BT Group’s results for the third quarter of the financial year to March 2016 will grab UK media headlines, with attention focused on the EE mobile deal and its impact in the domestic market, as well as risks of regulatory scrutiny of Openreach. However, the real change in the telecoms landscape begins with the arrival of Deutsche Telekom (DT) as a major BT shareholder and partner in global services.
BT gets more mobile – and more global
BT Group has announced a new structure to accommodate EE, its new mobile network operating subsidiary. The £12.5bn acquisition of EE was completed on January 29, 2016 following approval by the Competition and Markets Authority earlier in the month.
BT’s reorganization into six lines of business (Consumer, EE, Business and Public Sector UK and Ireland, Global Services, Wholesale and Ventures, and Openreach) was announced alongside the company’s results for the third quarter of the financial year to March 2016, which showed a 3% increase in group revenues. The new structure is not so radical; the former Retail division was split between Consumer and Business in 2013 and the only “new” line of business is EE. A number of senior management changes make the update look more sophisticated than the simple extensions of names for BT Wholesale and BT Business. The latter does now have ownership of UK parts of Global Services, but customer contracting arrangements between the units were always contended in practice and that still needs to be fixed. BT believes that it will be easier to deliver EE mobile services into a UK business customer unit bolstered with central government and some bigger corporate customers. The majority of UK-headquartered large enterprise customers will continue to be served by Global Services and Luis Alvarez remains chief executive of the global division.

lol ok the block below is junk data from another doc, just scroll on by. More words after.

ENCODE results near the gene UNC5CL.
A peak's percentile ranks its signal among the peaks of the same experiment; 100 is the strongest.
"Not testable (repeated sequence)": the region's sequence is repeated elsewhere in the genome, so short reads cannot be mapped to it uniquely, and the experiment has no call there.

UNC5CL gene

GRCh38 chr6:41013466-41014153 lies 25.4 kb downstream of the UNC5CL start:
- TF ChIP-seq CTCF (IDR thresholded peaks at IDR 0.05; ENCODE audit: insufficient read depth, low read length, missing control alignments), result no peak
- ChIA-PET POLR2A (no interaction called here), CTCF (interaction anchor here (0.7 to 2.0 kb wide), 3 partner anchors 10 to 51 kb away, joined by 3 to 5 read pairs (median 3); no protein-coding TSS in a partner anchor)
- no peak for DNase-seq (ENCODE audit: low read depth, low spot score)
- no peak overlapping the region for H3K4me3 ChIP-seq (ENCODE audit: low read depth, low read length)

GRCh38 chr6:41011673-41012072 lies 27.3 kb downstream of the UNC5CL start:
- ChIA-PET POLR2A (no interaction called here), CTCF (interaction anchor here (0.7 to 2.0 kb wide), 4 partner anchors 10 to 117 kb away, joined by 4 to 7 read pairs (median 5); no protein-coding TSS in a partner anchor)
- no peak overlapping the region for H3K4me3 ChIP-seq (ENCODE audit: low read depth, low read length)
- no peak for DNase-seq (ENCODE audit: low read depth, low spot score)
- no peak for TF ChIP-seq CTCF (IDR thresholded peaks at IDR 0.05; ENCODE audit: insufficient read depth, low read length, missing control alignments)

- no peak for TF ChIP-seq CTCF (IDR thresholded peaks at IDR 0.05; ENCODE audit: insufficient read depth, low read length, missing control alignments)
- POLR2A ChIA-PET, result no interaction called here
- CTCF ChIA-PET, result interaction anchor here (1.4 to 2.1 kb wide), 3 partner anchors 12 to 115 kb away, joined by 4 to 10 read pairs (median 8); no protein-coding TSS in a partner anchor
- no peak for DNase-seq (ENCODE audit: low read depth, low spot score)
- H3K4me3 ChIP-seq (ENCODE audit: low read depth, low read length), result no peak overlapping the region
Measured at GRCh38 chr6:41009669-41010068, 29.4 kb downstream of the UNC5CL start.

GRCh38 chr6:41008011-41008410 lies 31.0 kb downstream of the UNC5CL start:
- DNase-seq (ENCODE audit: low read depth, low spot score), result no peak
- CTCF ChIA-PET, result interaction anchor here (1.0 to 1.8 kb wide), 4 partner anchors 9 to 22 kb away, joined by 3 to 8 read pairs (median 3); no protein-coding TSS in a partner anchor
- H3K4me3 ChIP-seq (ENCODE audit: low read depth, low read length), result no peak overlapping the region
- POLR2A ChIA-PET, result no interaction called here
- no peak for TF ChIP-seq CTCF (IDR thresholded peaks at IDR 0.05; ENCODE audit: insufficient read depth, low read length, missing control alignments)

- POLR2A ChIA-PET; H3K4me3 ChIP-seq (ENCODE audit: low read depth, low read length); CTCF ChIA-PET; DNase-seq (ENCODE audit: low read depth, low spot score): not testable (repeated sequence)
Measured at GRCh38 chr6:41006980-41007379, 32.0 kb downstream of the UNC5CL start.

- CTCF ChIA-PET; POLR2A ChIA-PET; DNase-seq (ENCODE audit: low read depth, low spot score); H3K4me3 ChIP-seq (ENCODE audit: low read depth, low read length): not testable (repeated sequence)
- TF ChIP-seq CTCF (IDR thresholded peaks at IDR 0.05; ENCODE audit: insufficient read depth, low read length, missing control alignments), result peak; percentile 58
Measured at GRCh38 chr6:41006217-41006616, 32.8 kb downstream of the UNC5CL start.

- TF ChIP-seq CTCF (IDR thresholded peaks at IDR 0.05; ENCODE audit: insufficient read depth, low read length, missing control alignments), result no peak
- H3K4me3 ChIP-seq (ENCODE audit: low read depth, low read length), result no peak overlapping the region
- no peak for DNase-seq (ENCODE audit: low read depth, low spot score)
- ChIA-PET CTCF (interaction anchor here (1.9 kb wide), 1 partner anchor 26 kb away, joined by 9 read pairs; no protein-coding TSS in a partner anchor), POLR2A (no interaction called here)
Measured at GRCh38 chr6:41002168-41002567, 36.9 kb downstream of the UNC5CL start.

BT is now the biggest consumer mobile services provider in the UK, with an estimated 26 million subscribers, as well as the biggest fixed and broadband services provider. However, DT is now BT’s biggest single shareholder, with a 12% stake, and DT’s chief executive, Tim Hoettges, has taken a seat on the board of BT. One year ago, Hoettges said that the EE transaction laid the foundation for BT and DT to work together. More recently, the chairman of BT, Sir Mike Rake, suggested that there will be joint ventures in unspecified areas. Scope for this exists in every region: across European small-to-medium business broadband, across US mobile, and especially in large enterprise services in Latin America, Asia-Pacific, and the Middle East and Africa. DT’s board will be heartened that BT has arrested the decline at Global Services, where revenue was down 1.1% overall but increased by 2.3% in the UK (the year-ago quarterly equivalent figure was a 17.9% decline). It will also like the strengthening of the UK business to include more multinational services; DT’s approach is very much to build from a base of domestic corporate customers. In fact, DT’s MNC customers could be the most immediate beneficiaries of BT’s global network, which DT’s T-Systems unit cannot currently match in terms of reach.
DT has plans for an all-IP business services platform across Europe. Whether BT joint ventures or network interface will be addressed in the pan-European project remains to be seen, but from the enterprise point of view these matter less than the prospect of improved service provisioning and better account management if the two are able to partner effectively.
Service Provider Snapshot: T-Systems, TE0005-000771 (December 2015)
David Molony, Principal Analyst, Enterprise Services